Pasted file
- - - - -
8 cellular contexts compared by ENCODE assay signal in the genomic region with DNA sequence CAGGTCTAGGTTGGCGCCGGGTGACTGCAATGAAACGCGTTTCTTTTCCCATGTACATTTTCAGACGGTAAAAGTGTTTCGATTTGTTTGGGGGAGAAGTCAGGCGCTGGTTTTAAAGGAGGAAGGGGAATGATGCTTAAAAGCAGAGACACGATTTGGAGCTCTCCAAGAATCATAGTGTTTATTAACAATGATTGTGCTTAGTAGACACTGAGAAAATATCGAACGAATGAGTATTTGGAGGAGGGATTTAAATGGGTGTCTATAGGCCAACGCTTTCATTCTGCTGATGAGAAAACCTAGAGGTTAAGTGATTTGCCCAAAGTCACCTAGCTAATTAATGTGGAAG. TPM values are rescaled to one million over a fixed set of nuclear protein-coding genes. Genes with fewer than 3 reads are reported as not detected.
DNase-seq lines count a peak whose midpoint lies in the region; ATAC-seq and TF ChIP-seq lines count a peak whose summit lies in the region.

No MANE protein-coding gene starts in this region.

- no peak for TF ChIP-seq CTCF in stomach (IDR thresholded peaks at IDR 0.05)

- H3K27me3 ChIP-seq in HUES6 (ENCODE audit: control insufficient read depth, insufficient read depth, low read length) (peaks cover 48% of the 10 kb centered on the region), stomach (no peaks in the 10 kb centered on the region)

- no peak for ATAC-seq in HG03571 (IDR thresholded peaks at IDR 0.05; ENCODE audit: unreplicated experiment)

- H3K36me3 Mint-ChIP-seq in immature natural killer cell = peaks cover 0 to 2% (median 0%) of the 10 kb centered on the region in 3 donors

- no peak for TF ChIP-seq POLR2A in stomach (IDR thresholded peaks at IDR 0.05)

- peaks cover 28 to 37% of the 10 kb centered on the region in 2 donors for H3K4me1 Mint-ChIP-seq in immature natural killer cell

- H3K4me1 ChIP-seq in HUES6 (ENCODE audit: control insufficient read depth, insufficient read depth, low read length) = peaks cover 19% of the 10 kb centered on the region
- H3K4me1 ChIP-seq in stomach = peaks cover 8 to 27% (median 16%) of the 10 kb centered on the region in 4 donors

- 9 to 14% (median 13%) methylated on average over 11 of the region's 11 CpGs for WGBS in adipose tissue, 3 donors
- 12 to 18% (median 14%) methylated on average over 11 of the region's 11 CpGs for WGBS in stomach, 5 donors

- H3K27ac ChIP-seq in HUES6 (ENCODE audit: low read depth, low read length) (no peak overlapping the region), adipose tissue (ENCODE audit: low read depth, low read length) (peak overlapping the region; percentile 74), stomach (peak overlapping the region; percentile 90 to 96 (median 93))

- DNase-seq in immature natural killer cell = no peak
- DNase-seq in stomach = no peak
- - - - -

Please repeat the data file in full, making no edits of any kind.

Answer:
8 cellular contexts compared by ENCODE assay signal in the genomic region with DNA sequence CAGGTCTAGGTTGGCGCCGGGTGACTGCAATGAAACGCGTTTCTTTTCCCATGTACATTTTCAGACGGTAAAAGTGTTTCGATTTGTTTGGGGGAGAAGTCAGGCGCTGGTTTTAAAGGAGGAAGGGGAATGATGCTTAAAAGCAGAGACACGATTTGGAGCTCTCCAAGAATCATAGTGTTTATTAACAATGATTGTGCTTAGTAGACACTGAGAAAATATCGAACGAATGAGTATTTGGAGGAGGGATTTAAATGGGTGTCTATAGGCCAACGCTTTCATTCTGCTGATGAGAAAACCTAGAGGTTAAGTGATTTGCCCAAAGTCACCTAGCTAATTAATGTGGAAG. TPM values are rescaled to one million over a fixed set of nuclear protein-coding genes. Genes with fewer than 3 reads are reported as not detected.
DNase-seq lines count a peak whose midpoint lies in the region; ATAC-seq and TF ChIP-seq lines count a peak whose summit lies in the region.

No MANE protein-coding gene starts in this region.

- no peak for TF ChIP-seq CTCF in stomach (IDR thresholded peaks at IDR 0.05)

- H3K27me3 ChIP-seq in HUES6 (ENCODE audit: control insufficient read depth, insufficient read depth, low read length) (peaks cover 48% of the 10 kb centered on the region), stomach (no peaks in the 10 kb centered on the region)

- no peak for ATAC-seq in HG03571 (IDR thresholded peaks at IDR 0.05; ENCODE audit: unreplicated experiment)

- H3K36me3 Mint-ChIP-seq in immature natural killer cell = peaks cover 0 to 2% (median 0%) of the 10 kb centered on the region in 3 donors

- no peak for TF ChIP-seq POLR2A in stomach (IDR thresholded peaks at IDR 0.05)

- peaks cover 28 to 37% of the 10 kb centered on the region in 2 donors for H3K4me1 Mint-ChIP-seq in immature natural killer cell

- H3K4me1 ChIP-seq in HUES6 (ENCODE audit: control insufficient read depth, insufficient read depth, low read length) = peaks cover 19% of the 10 kb centered on the region
- H3K4me1 ChIP-seq in stomach = peaks cover 8 to 27% (median 16%) of the 10 kb centered on the region in 4 donors

- 9 to 14% (median 13%) methylated on average over 11 of the region's 11 CpGs for WGBS in adipose tissue, 3 donors
- 12 to 18% (median 14%) methylated on average over 11 of the region's 11 CpGs for WGBS in stomach, 5 donors

- H3K27ac ChIP-seq in HUES6 (ENCODE audit: low read depth, low read length) (no peak overlapping the region), adipose tissue (ENCODE audit: low read depth, low read length) (peak overlapping the region; percentile 74), stomach (peak overlapping the region; percentile 90 to 96 (median 93))

- DNase-seq in immature natural killer cell = no peak
- DNase-seq in stomach = no peak